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Bloodbath over, food apps are hungry for success

By Karan Choudhury
June 14, 2017 09:31 IST
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After a recent spate of big-bang funding of food discovery and delivery apps, experts believe the sector’s consolidation might be over and the remaining players are here to stay and thrive.

Swiggy

IMAGE: Swiggy is now one of the larger players in India's food tech industry.

India’s food technology sector has had a trial by fire.

After a bloodbath for more than a year and a half, which saw the demise of as many as 20 companies, the sector has emerged stronger and is on the path to become a billion-dollar industry.
 
According to industry experts, almost $700 million of fresh capital has been infused into the sector in the past four months.
 
After a recent spate of big-bang funding of food discovery and delivery apps, experts believe the sector’s consolidation might be over and the remaining players are here to stay and thrive.
 
Swiggy has raised funding of $80 million, led by Naspers, the South African investor, who has backed Flipkart. UberEats, currently available only in Mumbai, is planning a pan-India service.
 
Investors believe after consolidation, the companies have aggressive road maps and profitability, plans which would help them grow.
 
Staff deliver lunch boxes as they demonstrate a food-delivery service at the launching event of UberEats in Tokyo, Japan, September 28, 2016. Photo: Kim Kyung-Hoon/Reuters

IMAGE: UberEats, which launched elsewhere in the world last year, is now making inroads into India. Photograph: Kim Kyung-Hoon/Reuters.

“Zomato has cut their cash burn and profitability has gone up 100 per cent, year-on-year. Yes, there was a bloodbath in the market, however the company focused more on the advertisement side of the business. While they have aggressive plans, they are not seeking more funds at present,” said Hitesh Oberoi, managing director and chief executive officer, Info Edge, the main investor in Zomato.
 
Last month, online food delivery platform Foodpanda bagged an investment of $431.5 million (around Rs 3,000 crores) from Naspers. In December, it was merged by its investor Rocket Internet with Delivery Hero, a German online food delivery platform, after the Indian operations reported losses. Till last year, it was a particularly tough patch for Foodpanda. The company now aggregates restaurants in over 150 cities and delivers around 70,000

orders a day, with thrice the number of orders on weekends.
 
Naspers also led an $80-million (Rs 517 crores) round for food ordering and delivery platform Swiggy in Series-E funding, along with existing investors, including Accel India, SAIF Partners India, Bessemer Venture Partners, Harmony Partners and Norwest Venture Partners.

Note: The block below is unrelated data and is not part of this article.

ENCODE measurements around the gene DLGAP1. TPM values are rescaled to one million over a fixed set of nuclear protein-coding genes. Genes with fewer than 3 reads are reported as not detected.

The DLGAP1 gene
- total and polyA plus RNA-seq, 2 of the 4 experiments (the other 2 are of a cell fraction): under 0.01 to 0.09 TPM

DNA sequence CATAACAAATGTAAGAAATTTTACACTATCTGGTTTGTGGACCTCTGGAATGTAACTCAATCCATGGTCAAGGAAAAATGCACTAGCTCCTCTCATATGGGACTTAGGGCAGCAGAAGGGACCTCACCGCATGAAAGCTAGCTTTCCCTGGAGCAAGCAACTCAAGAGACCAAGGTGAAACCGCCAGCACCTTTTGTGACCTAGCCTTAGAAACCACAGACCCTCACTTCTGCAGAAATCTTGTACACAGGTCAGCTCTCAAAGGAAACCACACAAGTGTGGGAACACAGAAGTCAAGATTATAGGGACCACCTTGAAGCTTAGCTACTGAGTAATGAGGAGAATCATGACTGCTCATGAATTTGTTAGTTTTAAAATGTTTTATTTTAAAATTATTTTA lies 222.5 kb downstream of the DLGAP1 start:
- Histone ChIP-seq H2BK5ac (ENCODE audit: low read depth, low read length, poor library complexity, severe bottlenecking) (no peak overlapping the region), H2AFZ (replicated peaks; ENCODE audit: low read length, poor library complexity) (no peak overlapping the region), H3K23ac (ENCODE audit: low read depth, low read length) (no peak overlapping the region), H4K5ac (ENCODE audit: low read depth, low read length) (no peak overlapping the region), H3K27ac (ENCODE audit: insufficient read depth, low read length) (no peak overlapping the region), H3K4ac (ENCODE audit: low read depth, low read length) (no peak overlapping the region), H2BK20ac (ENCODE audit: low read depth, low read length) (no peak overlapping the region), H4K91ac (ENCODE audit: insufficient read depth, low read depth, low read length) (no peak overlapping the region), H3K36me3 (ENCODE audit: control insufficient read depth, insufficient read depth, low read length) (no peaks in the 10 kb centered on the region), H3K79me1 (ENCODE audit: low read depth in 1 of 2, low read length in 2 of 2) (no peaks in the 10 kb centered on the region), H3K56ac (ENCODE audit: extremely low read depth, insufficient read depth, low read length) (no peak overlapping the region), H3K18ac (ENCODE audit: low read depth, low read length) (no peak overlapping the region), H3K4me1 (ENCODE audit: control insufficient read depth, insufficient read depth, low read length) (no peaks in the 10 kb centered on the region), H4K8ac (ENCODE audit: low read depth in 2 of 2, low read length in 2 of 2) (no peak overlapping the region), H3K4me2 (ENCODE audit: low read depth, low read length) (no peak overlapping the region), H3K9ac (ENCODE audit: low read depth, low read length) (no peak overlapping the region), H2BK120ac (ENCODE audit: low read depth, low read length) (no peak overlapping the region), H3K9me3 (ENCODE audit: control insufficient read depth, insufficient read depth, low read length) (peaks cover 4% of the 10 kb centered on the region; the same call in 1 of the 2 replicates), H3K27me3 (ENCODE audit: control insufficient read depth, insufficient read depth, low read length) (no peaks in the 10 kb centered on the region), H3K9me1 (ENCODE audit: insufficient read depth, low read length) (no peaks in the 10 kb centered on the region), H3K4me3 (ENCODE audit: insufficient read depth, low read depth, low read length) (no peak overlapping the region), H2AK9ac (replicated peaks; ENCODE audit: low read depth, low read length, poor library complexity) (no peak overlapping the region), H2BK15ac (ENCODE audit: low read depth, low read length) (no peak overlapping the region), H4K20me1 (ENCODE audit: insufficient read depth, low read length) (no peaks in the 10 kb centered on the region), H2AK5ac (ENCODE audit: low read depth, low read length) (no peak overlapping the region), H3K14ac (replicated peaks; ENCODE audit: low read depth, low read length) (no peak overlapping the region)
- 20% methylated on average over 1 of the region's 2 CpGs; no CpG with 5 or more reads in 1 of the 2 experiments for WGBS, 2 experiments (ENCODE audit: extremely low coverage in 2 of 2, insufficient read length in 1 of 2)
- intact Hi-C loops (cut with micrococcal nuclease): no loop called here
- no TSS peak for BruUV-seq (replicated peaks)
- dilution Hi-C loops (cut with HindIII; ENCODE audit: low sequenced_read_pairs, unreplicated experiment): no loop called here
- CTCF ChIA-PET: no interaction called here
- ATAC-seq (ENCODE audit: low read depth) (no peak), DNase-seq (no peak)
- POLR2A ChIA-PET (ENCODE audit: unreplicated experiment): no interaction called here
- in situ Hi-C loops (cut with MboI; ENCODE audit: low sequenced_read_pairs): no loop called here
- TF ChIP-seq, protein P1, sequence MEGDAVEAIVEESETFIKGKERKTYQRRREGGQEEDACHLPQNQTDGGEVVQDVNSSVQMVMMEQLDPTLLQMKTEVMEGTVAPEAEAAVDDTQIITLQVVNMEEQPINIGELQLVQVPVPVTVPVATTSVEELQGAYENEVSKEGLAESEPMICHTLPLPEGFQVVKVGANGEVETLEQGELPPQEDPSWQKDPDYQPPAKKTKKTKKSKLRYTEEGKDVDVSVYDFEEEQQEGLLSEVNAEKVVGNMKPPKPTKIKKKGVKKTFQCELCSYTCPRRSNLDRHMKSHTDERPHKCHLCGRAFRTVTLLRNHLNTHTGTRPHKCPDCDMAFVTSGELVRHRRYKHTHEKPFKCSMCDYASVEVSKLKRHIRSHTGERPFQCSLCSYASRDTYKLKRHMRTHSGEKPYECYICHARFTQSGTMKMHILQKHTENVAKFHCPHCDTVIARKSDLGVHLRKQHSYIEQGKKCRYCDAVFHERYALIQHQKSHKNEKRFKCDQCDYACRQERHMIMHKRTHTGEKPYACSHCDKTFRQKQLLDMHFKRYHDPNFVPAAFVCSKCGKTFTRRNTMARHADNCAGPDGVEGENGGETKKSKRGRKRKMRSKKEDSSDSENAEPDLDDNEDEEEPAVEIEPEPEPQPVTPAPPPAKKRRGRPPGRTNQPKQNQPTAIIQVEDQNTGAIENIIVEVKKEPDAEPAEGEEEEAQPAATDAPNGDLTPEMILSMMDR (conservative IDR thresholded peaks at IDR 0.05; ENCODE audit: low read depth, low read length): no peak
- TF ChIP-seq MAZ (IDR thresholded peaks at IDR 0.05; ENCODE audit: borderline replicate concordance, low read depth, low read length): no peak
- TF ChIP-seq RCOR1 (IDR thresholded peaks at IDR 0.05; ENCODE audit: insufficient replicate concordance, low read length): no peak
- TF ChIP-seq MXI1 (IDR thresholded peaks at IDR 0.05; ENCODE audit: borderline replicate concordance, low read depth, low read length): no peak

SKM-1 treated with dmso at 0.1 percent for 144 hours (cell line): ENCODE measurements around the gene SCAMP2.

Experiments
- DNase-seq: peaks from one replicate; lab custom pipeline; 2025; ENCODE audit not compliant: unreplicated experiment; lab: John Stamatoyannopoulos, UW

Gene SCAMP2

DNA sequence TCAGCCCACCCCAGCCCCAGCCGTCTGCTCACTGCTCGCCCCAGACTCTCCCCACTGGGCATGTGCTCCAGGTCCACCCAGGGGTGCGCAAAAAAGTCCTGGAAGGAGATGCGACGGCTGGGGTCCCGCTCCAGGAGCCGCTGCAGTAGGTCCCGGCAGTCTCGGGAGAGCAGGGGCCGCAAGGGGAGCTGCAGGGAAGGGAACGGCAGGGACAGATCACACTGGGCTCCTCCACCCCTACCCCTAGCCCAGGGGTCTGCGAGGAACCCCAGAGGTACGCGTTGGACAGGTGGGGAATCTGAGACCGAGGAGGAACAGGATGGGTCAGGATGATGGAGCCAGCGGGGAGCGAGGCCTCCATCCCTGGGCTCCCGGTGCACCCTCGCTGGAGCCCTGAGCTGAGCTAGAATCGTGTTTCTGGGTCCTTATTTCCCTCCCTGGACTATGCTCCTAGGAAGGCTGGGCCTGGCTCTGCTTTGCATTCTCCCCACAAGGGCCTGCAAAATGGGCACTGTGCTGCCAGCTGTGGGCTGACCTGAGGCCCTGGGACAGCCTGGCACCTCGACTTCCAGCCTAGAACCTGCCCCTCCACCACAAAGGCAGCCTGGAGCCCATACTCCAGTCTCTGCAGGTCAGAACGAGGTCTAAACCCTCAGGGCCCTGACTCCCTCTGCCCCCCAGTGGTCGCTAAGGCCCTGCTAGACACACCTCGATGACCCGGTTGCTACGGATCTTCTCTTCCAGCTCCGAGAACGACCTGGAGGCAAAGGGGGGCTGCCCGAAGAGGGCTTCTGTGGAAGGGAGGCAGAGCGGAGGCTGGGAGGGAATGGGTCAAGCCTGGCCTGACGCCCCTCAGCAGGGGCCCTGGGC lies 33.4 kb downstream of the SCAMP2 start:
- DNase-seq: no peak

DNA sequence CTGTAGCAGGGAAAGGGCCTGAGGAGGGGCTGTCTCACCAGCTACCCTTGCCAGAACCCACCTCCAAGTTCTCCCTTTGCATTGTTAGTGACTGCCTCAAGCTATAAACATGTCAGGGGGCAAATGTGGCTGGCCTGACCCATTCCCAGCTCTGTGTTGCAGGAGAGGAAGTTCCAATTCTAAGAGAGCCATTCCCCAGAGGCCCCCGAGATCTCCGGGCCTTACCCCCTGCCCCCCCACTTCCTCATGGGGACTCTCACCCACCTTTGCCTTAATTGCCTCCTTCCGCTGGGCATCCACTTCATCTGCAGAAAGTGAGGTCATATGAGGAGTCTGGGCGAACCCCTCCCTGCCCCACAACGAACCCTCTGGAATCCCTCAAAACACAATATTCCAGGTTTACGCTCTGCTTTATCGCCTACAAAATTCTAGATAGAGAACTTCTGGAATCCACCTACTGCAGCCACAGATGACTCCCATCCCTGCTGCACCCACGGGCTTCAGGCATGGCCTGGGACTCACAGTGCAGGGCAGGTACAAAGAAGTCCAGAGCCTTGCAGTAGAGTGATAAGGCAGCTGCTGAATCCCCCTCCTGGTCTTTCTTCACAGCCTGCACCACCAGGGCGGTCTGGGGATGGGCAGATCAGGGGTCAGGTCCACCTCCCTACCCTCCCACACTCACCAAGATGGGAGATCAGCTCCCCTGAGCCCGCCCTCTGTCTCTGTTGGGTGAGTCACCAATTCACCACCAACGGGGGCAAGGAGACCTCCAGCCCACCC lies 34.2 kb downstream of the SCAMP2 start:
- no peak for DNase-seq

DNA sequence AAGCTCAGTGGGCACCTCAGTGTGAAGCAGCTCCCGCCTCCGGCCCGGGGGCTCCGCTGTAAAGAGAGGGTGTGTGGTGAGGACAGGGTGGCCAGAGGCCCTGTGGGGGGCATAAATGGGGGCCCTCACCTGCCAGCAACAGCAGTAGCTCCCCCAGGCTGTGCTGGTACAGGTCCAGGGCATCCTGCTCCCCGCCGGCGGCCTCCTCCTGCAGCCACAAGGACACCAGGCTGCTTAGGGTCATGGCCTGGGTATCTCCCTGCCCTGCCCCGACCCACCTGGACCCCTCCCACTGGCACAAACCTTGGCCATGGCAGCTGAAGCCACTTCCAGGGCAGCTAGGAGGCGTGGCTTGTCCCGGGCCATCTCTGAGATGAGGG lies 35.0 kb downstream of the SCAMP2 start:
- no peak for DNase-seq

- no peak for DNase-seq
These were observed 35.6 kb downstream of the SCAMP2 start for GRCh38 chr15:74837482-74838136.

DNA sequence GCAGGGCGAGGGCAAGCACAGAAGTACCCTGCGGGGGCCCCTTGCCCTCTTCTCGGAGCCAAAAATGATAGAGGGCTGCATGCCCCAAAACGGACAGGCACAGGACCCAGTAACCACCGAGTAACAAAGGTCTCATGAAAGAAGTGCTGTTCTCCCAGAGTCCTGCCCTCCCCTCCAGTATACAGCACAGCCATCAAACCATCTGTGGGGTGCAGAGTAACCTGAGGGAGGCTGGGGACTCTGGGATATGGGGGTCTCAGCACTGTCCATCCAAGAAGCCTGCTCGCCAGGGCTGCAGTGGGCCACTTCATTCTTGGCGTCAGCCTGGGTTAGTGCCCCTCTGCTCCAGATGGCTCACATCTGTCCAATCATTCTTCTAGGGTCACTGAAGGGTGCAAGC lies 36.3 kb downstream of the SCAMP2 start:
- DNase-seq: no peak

An UberEATS food delivery courier rides her scooter in London, Britain September 7, 2016. Picture taken September 7, 2016. Photo: Neil Hall/Reuters

IMAGE: UberEats began service first in California in 2014, came into Mumbai this year, but has plans to go pan-India. Photograph: Neil Hall/Reuters.
SHUT SHOPS
  • TinyOwl: A food ordering app
  • Dazo: An app-based service for curated and delivered meals
  • Zupermeal: A home-delivery food venture
  • Zeppery: A food app that allows users to pre-order dishes at restaurants

The platform has 12,000 partner restaurants in eight cities and plans to go on an expansion drive. In April, Zomato raised around $20 million (Rs 129 crores)  from existing backers Sequoia Capital, Vy Capital and Info Edge, and new investors, including WhatsApp's Neeraj Arora.
 
According to experts, the remaining players have been able to gain a captive audience who are ready to pay for services and are open to new ideas.

“The market is now ready. For example, the reason behind Swiggy’s success is that people are ready to pay Rs 250 or more for a salad, if they know it would be delivered right on their desk,” said Anil Kumar, CEO, RedSeer Consulting.  
 
According to RedSeer Consulting, nearly 30–35 per cent of the business of restaurants comes from the online food delivery partners in India. This industry had amassed $300 million in 2016 and is expected to maintain the growth rate.
 
“There were too many players doing the same thing which led to a bloodbath. Now, there are three major players left. The market is still under-penetrated, which would help these companies expand. By the end of next year, the industry might grow to be worth a billion dollars,” Kumar said.
 

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Karan Choudhury
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